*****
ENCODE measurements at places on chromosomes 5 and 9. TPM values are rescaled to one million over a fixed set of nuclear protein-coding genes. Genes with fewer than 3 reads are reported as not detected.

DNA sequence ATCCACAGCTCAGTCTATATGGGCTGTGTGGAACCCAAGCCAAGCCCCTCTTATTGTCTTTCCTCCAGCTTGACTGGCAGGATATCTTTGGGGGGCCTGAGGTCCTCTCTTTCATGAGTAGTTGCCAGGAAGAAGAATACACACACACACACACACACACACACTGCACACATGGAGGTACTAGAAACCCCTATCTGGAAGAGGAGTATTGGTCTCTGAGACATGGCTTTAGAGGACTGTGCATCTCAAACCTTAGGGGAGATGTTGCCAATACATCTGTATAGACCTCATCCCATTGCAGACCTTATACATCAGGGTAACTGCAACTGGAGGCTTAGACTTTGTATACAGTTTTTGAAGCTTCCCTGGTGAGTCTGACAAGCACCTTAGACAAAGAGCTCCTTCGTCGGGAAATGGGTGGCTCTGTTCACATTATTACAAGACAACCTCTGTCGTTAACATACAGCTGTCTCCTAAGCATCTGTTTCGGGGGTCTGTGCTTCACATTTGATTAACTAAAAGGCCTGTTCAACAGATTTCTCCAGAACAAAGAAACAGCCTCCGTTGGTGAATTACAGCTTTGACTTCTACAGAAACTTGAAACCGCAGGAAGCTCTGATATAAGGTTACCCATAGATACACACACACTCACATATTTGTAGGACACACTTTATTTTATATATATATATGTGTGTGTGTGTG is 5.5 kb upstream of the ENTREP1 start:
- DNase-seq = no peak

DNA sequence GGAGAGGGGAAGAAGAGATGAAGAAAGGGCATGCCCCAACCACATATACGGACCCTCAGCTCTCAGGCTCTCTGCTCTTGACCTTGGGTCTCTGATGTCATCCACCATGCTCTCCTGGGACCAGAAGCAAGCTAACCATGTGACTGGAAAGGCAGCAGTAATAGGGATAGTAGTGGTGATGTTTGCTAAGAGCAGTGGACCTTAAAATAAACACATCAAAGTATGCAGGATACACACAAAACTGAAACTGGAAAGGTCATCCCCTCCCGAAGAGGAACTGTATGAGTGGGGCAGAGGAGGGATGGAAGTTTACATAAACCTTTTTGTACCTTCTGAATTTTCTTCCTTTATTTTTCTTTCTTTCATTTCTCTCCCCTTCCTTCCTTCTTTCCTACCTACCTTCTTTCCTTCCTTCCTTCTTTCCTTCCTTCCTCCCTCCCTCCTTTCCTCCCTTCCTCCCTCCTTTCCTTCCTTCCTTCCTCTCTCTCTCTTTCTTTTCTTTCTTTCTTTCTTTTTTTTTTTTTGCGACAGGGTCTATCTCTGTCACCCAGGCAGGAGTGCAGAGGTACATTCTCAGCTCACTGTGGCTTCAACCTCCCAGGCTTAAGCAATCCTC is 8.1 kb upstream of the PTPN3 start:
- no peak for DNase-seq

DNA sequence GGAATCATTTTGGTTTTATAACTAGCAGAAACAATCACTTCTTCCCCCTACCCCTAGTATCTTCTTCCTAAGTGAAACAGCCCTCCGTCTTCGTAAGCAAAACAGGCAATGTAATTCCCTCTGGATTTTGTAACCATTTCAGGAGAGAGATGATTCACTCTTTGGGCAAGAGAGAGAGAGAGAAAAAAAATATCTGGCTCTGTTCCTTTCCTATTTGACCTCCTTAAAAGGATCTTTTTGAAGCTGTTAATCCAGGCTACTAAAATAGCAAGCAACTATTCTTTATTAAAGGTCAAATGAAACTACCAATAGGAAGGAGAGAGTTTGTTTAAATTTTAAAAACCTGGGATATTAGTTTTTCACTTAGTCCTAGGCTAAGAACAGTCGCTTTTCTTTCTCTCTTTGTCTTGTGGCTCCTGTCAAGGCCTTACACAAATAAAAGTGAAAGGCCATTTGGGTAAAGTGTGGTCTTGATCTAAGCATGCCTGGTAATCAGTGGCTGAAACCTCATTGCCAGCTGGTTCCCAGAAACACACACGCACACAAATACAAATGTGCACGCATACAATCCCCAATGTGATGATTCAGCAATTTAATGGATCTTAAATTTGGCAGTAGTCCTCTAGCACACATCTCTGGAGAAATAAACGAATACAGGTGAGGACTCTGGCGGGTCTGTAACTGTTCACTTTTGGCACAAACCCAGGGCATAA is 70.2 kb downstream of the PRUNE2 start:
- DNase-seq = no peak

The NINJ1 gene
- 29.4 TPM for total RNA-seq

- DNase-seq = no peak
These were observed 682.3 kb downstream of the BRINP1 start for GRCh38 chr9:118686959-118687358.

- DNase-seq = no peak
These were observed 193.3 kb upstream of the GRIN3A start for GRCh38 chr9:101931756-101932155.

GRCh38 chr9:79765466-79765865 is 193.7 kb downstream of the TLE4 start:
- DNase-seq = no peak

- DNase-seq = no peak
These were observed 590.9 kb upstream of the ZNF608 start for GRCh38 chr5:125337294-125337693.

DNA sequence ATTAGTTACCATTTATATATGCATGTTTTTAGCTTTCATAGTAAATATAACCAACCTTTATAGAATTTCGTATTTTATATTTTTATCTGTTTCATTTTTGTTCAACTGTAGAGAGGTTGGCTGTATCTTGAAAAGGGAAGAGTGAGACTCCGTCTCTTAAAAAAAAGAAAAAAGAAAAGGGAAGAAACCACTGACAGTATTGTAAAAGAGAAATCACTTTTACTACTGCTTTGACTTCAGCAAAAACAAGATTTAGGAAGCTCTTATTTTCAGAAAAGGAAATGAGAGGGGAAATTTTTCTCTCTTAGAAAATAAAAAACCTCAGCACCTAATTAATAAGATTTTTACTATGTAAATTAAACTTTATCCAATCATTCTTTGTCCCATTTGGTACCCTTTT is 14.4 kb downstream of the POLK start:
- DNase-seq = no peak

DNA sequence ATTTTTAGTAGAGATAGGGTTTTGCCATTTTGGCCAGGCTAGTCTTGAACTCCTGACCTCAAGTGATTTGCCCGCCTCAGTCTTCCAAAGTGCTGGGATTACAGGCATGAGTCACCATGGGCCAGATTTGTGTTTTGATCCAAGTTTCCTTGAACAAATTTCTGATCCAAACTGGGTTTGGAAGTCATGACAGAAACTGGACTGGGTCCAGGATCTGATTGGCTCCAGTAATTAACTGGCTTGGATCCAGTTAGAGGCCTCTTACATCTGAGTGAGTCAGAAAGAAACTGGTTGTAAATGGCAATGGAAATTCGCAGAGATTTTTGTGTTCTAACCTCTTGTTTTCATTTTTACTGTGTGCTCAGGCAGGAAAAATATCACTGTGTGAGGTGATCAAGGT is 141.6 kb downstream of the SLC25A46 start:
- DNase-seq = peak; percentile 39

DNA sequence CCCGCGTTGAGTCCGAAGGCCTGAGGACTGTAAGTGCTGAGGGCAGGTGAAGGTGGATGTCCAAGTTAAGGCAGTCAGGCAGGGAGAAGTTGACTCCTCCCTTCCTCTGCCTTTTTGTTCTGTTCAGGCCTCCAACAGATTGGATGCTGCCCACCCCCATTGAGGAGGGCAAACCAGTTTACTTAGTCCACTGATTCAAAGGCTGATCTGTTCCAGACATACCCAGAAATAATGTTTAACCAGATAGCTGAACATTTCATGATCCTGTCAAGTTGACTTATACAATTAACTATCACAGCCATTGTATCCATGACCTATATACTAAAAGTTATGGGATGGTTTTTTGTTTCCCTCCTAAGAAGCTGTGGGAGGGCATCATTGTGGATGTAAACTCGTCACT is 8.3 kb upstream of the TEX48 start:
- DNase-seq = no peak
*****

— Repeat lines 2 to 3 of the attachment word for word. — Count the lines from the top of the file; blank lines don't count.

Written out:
DNA sequence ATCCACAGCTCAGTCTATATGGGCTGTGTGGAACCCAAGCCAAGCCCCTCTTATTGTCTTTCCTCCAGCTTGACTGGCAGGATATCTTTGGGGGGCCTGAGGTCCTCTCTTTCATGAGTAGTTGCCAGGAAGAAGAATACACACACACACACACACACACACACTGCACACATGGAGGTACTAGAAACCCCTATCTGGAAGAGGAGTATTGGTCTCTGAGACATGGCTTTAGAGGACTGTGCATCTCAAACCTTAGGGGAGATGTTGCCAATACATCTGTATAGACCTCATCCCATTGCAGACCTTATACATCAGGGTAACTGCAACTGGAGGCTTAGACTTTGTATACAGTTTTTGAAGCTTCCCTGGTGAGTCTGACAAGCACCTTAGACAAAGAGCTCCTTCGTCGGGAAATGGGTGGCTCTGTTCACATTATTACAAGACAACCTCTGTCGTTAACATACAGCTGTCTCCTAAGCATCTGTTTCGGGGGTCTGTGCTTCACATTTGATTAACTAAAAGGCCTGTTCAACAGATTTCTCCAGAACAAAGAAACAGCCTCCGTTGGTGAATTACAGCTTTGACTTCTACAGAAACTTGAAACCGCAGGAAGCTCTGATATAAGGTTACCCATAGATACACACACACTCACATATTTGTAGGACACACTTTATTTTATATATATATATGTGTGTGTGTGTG is 5.5 kb upstream of the ENTREP1 start:
- DNase-seq = no peak